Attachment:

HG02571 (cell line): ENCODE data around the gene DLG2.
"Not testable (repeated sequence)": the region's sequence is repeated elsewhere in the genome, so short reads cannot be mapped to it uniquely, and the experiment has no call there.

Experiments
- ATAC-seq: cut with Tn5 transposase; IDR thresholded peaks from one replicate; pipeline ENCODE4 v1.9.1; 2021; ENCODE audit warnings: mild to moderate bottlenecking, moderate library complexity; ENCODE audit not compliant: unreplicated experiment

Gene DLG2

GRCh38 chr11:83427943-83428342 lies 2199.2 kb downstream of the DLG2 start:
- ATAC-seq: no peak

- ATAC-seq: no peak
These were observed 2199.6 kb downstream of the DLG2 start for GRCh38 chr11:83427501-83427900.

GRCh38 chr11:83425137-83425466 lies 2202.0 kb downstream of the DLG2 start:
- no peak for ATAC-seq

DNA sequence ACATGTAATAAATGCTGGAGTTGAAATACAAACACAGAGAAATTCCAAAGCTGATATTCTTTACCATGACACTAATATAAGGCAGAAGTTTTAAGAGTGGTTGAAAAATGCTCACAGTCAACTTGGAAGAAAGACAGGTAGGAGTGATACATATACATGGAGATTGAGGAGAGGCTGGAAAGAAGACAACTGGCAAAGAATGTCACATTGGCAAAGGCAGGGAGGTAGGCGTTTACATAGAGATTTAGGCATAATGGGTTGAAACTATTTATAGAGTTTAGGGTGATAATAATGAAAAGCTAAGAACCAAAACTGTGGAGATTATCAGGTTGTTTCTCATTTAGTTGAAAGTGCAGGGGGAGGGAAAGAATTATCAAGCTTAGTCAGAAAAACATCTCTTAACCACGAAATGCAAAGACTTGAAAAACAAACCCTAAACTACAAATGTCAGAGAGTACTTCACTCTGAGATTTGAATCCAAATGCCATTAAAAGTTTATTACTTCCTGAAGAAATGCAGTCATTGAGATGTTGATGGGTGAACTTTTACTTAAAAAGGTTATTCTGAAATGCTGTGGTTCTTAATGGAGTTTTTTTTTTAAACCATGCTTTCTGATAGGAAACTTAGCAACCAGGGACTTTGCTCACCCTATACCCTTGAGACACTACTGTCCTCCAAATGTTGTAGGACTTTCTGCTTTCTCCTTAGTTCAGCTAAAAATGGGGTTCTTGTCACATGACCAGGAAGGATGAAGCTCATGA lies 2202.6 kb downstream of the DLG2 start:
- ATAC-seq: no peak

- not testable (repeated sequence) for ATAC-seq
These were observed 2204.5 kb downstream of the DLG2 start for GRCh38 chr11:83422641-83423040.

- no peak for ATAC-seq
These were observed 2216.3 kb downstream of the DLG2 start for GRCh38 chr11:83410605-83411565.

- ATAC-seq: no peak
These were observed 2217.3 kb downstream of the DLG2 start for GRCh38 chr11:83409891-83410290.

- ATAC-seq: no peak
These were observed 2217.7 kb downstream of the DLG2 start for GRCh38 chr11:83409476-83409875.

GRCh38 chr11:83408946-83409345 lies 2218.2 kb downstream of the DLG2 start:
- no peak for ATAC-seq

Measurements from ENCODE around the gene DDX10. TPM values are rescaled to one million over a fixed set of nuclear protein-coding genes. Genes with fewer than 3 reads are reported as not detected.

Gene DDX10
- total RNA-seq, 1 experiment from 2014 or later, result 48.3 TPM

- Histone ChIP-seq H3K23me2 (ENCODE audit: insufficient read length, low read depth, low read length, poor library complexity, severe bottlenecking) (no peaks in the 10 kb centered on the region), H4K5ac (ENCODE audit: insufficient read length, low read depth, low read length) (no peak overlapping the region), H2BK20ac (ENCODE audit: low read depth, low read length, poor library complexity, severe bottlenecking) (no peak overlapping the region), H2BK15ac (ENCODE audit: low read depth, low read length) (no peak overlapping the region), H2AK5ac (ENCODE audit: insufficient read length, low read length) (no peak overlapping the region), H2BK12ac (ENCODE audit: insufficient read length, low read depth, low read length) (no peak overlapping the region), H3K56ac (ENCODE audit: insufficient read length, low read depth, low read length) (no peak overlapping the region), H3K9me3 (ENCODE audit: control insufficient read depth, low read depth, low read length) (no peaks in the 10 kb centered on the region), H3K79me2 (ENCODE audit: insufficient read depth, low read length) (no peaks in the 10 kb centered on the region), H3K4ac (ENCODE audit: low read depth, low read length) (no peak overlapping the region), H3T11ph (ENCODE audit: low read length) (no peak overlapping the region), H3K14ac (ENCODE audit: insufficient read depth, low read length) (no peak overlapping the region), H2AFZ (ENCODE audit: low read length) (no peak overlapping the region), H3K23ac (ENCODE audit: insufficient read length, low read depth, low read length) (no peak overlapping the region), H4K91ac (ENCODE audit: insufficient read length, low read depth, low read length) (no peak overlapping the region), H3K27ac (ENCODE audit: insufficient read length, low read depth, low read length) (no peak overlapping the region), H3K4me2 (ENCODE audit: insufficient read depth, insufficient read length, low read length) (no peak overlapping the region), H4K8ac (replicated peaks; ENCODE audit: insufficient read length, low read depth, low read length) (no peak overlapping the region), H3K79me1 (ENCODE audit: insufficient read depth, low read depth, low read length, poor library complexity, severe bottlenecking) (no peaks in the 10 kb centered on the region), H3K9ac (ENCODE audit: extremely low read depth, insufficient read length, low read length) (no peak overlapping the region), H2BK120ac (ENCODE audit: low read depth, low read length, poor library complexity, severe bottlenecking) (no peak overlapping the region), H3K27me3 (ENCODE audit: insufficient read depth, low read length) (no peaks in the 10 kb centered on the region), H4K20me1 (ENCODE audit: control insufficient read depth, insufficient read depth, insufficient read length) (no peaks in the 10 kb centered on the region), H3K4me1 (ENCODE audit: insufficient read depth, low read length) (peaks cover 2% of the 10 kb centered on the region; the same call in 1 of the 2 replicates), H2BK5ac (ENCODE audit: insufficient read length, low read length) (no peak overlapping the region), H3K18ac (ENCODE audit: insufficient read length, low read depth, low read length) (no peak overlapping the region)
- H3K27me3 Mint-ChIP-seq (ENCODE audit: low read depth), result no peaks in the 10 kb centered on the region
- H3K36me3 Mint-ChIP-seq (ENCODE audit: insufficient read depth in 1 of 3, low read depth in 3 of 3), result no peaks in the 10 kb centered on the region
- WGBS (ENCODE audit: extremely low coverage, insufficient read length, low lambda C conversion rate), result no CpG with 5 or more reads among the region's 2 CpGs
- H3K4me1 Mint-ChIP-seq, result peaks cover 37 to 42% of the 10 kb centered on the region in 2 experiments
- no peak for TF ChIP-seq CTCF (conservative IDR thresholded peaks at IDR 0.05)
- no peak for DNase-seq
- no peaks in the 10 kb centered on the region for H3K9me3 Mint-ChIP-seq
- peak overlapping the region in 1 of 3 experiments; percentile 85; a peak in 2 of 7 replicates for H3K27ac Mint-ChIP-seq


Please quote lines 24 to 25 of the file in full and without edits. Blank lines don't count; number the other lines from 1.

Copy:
Measurements from ENCODE around the gene DDX10. TPM values are rescaled to one million over a fixed set of nuclear protein-coding genes. Genes with fewer than 3 reads are reported as not detected.

Gene DDX10